Sam woke with a start, her side and back cramping and burning. She struggled out from under the covers she didn't remember getting under, and saw a glass of water and her pain meds on the bedside table. She gulped down a dose and half the water before collapsing back on the bed, gritting her teeth until the throbbing subsided down to uncomfortable. She gingerly sat up, blew out the breath she'd been holding and slid off the bed.
The room was dim, lit only by one of the bedside lamps. The window looking out over the strip was a vivid smear of color framed by the deep blue of fast-fading twilight. She hadn't been asleep long, then, an hour at most.
The room was dim, only one bedside lamp on, but it was enough light to see that Vala certainly hadn't skimped on their accommodations. And now that the pain wasn't the only thing hogging her attention, compared to the opulent surroundings, she felt grimy and stinky.
Her bag sat prominently on the chair closest to the bed she'd slept in, a smaller bag full of first aid gear next to it. She made it into the shower before she started to flag again, eventually just slouching to the floor of the gorgeous tile, letting the hot water sluice over her until her shoulder and her back started to soften from the sharp tension that never really seemed to go away anymore.
Sam pulled the now-soggy bandage free, probing the puckered, inflamed skin and the threads of her stitches with shaking fingers. One more scar to add to her collection, one more too-close brush to add to her count. They tended to crowd her thoughts more these days, all those near-misses. And Daniel gone again, Teal'c all but lost, his heart, rightly, with the Jaffa. Jack, in Washington, only paltry miles apart in reality but across a gulf that felt like the stretch of the galaxy.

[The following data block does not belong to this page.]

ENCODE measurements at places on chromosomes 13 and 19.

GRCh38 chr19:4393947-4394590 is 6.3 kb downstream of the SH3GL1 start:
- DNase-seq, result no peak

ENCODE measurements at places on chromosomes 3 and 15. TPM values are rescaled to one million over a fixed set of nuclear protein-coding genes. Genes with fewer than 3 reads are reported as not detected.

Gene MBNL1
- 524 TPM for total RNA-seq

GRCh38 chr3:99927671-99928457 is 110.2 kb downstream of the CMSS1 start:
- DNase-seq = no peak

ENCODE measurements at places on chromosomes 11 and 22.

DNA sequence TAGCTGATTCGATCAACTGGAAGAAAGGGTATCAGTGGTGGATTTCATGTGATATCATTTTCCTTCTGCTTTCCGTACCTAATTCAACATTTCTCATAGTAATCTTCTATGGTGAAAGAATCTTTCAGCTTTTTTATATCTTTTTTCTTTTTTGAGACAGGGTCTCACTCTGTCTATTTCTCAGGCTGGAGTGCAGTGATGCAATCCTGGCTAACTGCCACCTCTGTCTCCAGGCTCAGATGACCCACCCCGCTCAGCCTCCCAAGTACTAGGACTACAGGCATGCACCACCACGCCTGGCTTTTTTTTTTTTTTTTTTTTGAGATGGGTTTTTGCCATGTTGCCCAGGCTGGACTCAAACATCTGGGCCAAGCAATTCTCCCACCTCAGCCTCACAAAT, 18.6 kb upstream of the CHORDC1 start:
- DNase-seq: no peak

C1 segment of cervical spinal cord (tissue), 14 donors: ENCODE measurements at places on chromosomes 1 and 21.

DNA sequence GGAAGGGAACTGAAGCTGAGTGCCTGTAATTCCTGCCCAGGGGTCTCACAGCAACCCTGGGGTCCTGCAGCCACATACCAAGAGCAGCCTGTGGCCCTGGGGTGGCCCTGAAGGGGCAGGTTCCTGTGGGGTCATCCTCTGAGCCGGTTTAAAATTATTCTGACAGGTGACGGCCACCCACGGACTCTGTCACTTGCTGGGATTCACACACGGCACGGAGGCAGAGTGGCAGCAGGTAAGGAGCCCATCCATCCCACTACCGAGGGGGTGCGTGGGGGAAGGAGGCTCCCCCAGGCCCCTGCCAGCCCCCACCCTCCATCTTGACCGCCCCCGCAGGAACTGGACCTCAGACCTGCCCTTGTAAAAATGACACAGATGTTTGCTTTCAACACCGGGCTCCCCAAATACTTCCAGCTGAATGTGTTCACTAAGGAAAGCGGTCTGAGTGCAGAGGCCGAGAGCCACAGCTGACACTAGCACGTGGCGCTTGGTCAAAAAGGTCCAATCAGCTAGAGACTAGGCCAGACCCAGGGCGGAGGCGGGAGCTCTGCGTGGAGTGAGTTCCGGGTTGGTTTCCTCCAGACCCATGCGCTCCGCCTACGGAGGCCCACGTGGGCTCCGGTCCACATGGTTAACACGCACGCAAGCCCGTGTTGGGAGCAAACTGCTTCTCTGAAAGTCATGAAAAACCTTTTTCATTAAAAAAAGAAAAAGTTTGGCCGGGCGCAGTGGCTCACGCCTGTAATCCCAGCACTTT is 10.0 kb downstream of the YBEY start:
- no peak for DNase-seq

She hated it, that she always felt like the one left behind, and hated that she even felt that way at all, a selfish shame that rose and burned like bile in her throat.
"Are you alive in there?" The shower door slid open and Vala poked her head in. "If you drown in the shower Mitchell will never let me live it down."
Sam just stared up at her, which Vala took as a sign to continue her diatribe. "He told me I would be a terrible caretaker. Can you believe that?" She reached in and turned off the water. Sam thought about protesting, but it had started to cool, and she started to shiver, goosebumps prickling uncomfortably over her skin. She let Vala pull her up, because she wasn't sure she'd be able to on her own, and accepted the soft, ridiculously fluffy towel Vala pushed into her hands.
"I am perfectly capable of being an excellent caretaker when properly motivated," Vala said as she sailed out of the bathroom, to return moments later with the first aid kit, one of Sam's favorite, well-worn Air Force Academy t-shirts, and some yoga pants.